These newsletters will give you an overview of the breadth of work we do at St.Luke's.

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THE MIGRANT POEM

Will you Walk with Me ?

 

As you miss your morning walk,

can you walk this road with me...

I’ve helped to build your house dear sir,

can you share my agony ?

Just a few steps, not very far, as the blisters taunt my feet...

Can you share a sip or two with me,

of hopelessness and heat?

No one cares, no second look, no plane to bring me back ?

My child on hips, my future bleak, my life in one limp sack...

Unseen, unheard, no voice, no vote

- the stream unwanted flows.

No open arms, no petals fall, the sound of closing doors.

My child looks up, eyes question me, to this nation I belong ?

No time  for migrants walking home,

but for spirit, queues  are long ?

And yet for those who labour low, we have no wheel or bus,

No train, no food, no care, no speech - no fancy words or fuss?

We walk the walk, you talk the talk, watch tragedy with ease ?

Society sinks in symphony, dont miss the real disease.

“Oh give them cake, if there is  no bread",

ignore their whine and noise;

And they’ll die down or disappear, a mass without a voice.

Snap your fingers when you need them next, and they will walk this path once more,

To build your home, or lift your load or mop your marble floor.

Migrant guest, you’re like God himself ,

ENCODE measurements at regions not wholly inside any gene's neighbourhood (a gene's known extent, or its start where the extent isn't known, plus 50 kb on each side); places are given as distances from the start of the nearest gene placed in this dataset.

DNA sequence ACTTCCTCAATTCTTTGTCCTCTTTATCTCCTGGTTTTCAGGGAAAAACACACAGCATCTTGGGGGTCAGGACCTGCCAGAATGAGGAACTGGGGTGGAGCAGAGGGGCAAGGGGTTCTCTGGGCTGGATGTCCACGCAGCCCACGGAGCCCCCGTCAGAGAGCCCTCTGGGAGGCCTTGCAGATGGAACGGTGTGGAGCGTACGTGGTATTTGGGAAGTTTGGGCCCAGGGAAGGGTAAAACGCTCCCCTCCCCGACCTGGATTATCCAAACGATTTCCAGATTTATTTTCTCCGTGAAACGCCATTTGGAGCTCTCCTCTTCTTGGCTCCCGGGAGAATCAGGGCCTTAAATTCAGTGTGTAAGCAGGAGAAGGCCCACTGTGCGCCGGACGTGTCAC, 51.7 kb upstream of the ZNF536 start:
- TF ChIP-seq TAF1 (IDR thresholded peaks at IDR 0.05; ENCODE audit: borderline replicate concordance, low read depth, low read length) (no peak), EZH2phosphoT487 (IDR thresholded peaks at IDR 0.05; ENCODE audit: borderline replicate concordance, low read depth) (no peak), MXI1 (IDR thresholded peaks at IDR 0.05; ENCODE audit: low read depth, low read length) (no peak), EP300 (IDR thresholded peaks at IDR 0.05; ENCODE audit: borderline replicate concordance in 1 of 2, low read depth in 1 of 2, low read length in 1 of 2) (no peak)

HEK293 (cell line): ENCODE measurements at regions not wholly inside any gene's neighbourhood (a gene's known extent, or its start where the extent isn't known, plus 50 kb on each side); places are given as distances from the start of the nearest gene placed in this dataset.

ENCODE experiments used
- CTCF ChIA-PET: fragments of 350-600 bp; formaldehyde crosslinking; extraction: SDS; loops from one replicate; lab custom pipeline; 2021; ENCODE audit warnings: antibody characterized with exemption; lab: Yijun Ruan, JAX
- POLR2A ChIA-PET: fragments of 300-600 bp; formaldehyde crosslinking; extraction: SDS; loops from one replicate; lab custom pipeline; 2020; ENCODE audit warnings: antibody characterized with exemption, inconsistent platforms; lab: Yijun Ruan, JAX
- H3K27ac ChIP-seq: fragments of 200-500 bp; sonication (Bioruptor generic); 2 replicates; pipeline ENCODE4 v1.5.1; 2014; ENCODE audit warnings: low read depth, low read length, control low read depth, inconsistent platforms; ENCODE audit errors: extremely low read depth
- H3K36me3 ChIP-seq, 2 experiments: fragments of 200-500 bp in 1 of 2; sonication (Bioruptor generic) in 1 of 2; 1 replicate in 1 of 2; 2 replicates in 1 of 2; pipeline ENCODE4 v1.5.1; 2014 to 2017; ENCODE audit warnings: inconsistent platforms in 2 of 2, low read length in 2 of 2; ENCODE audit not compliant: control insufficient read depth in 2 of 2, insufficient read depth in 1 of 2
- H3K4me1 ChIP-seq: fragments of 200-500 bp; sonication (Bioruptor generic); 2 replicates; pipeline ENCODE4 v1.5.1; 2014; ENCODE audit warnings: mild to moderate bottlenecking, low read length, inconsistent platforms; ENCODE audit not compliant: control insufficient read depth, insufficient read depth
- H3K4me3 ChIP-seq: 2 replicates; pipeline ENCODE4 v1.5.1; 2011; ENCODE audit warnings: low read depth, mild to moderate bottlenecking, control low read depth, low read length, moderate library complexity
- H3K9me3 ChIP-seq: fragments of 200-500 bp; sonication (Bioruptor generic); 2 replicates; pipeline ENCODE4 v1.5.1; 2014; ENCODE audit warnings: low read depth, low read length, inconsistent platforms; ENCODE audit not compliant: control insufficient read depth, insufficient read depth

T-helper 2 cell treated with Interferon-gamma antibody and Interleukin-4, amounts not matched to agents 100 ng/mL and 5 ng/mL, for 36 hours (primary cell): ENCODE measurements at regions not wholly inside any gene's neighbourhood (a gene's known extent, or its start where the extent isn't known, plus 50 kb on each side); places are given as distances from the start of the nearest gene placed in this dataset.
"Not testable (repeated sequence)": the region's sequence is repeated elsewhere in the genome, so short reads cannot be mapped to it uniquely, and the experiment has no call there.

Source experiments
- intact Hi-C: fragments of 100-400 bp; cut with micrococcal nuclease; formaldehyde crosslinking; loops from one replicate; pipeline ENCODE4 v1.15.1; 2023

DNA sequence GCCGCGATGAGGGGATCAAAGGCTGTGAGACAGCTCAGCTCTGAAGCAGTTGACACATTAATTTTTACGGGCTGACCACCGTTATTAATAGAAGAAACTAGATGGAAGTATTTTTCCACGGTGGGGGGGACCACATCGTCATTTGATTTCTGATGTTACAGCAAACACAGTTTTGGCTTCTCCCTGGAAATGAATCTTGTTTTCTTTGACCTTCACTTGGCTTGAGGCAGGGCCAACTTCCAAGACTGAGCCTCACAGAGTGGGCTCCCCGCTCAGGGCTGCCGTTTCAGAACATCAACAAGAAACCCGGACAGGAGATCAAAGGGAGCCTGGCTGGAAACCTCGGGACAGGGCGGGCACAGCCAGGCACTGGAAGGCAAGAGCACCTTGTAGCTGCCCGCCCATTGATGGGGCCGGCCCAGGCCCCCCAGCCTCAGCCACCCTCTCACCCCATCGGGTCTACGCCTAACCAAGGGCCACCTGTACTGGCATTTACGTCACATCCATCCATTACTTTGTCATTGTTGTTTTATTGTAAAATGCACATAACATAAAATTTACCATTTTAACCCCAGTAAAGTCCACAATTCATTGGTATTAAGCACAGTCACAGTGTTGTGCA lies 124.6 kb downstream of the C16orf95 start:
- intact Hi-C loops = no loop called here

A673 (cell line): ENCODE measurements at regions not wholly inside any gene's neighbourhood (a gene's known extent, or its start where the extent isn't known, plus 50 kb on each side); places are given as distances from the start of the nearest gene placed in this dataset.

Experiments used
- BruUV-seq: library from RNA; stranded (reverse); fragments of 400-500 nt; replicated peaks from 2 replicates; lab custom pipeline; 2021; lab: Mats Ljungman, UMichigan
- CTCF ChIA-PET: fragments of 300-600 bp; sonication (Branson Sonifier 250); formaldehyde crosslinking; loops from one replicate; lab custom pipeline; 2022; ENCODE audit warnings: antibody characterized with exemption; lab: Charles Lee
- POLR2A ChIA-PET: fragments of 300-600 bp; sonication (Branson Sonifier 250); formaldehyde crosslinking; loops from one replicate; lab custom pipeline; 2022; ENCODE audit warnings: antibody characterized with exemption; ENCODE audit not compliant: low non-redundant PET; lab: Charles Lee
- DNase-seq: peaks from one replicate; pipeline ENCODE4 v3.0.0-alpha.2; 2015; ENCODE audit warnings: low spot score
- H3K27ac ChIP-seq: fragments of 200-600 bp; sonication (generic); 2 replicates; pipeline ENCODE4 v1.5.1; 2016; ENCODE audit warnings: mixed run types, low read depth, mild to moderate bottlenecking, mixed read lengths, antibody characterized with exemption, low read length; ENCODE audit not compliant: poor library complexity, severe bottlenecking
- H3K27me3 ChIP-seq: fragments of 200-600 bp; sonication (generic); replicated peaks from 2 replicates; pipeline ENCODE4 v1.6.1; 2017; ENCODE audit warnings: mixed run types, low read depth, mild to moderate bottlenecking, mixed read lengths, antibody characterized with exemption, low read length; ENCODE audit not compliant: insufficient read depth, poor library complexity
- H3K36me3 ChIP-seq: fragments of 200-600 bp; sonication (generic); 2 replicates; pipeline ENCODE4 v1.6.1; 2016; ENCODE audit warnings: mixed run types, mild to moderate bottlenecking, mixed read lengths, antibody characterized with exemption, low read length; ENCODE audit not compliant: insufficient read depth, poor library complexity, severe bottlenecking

remembered only in our need,

All other times, not  seen, not heard,

just camouflaged by greed.

These images will haunt us, the visuals take a toll ,

The hopeless eyes, the tired feet, a nation without soul!

Aatmanirbhar* - too big a word tag along my path with me,

I’m vocal and I’m local, but no one seems to see.

I’m vocal and I’m local, but no one seems to see.

By Anil Abraham

 

* Aatmanirbhar is a Hindi phrase coined by the Indian Prime Minister in a key speech during lockdown meaning "depend on yourself” - India as a nation is proud to be largely self-reliant. 

Patient' stories from St.Luke's and the community

Often there is not enough room in the newsletters to record some of the stories about the work we have done with patients over the weeks and months. Click on the link at the top to find out more of the kind of work we do at St.Luke's and beyond.

Sunday school expanding - 2017

Dr Barnabas Murmu 

 

Born 31st December 1934 

Died 28th April 2020